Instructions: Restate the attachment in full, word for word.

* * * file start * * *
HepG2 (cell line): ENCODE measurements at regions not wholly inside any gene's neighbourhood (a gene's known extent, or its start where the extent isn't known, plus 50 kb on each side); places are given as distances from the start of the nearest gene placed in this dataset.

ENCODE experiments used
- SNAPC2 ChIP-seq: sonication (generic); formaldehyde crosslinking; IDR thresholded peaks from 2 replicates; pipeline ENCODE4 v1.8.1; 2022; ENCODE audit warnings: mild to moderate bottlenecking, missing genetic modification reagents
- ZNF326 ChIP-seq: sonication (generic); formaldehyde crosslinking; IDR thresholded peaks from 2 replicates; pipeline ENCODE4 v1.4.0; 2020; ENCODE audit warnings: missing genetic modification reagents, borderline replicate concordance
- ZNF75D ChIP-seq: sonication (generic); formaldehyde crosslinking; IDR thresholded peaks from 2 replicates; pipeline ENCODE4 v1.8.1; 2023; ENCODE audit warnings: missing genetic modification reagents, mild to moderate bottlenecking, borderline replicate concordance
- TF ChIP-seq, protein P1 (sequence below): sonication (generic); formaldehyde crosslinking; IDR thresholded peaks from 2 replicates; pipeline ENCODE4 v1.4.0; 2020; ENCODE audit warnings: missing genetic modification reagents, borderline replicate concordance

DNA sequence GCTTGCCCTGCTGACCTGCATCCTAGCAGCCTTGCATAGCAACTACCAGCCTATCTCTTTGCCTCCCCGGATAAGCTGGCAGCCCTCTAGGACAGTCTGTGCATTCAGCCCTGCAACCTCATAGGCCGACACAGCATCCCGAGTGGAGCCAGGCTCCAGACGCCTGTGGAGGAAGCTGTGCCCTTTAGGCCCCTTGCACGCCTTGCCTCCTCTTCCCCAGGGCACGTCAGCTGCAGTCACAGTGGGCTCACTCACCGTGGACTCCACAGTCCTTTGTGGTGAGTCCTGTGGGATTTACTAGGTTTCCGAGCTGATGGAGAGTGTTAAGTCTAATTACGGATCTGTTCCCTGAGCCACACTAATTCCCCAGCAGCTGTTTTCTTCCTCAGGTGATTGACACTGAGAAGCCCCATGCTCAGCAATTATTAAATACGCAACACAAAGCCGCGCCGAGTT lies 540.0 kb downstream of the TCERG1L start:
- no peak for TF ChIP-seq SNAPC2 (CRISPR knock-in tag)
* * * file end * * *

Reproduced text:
HepG2 (cell line): ENCODE measurements at regions not wholly inside any gene's neighbourhood (a gene's known extent, or its start where the extent isn't known, plus 50 kb on each side); places are given as distances from the start of the nearest gene placed in this dataset.

ENCODE experiments used
- SNAPC2 ChIP-seq: sonication (generic); formaldehyde crosslinking; IDR thresholded peaks from 2 replicates; pipeline ENCODE4 v1.8.1; 2022; ENCODE audit warnings: mild to moderate bottlenecking, missing genetic modification reagents
- ZNF326 ChIP-seq: sonication (generic); formaldehyde crosslinking; IDR thresholded peaks from 2 replicates; pipeline ENCODE4 v1.4.0; 2020; ENCODE audit warnings: missing genetic modification reagents, borderline replicate concordance
- ZNF75D ChIP-seq: sonication (generic); formaldehyde crosslinking; IDR thresholded peaks from 2 replicates; pipeline ENCODE4 v1.8.1; 2023; ENCODE audit warnings: missing genetic modification reagents, mild to moderate bottlenecking, borderline replicate concordance
- TF ChIP-seq, protein P1 (sequence below): sonication (generic); formaldehyde crosslinking; IDR thresholded peaks from 2 replicates; pipeline ENCODE4 v1.4.0; 2020; ENCODE audit warnings: missing genetic modification reagents, borderline replicate concordance

DNA sequence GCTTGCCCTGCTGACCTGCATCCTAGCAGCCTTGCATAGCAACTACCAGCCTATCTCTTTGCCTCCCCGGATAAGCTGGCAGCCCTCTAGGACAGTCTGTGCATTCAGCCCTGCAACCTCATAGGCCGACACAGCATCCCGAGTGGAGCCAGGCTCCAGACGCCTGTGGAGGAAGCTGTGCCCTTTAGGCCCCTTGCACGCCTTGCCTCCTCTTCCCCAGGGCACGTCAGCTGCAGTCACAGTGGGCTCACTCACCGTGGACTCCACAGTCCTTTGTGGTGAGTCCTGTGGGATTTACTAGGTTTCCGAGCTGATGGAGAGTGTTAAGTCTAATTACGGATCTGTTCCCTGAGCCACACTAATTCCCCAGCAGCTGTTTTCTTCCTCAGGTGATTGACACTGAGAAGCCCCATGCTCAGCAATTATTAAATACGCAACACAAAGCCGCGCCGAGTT lies 540.0 kb downstream of the TCERG1L start:
- no peak for TF ChIP-seq SNAPC2 (CRISPR knock-in tag)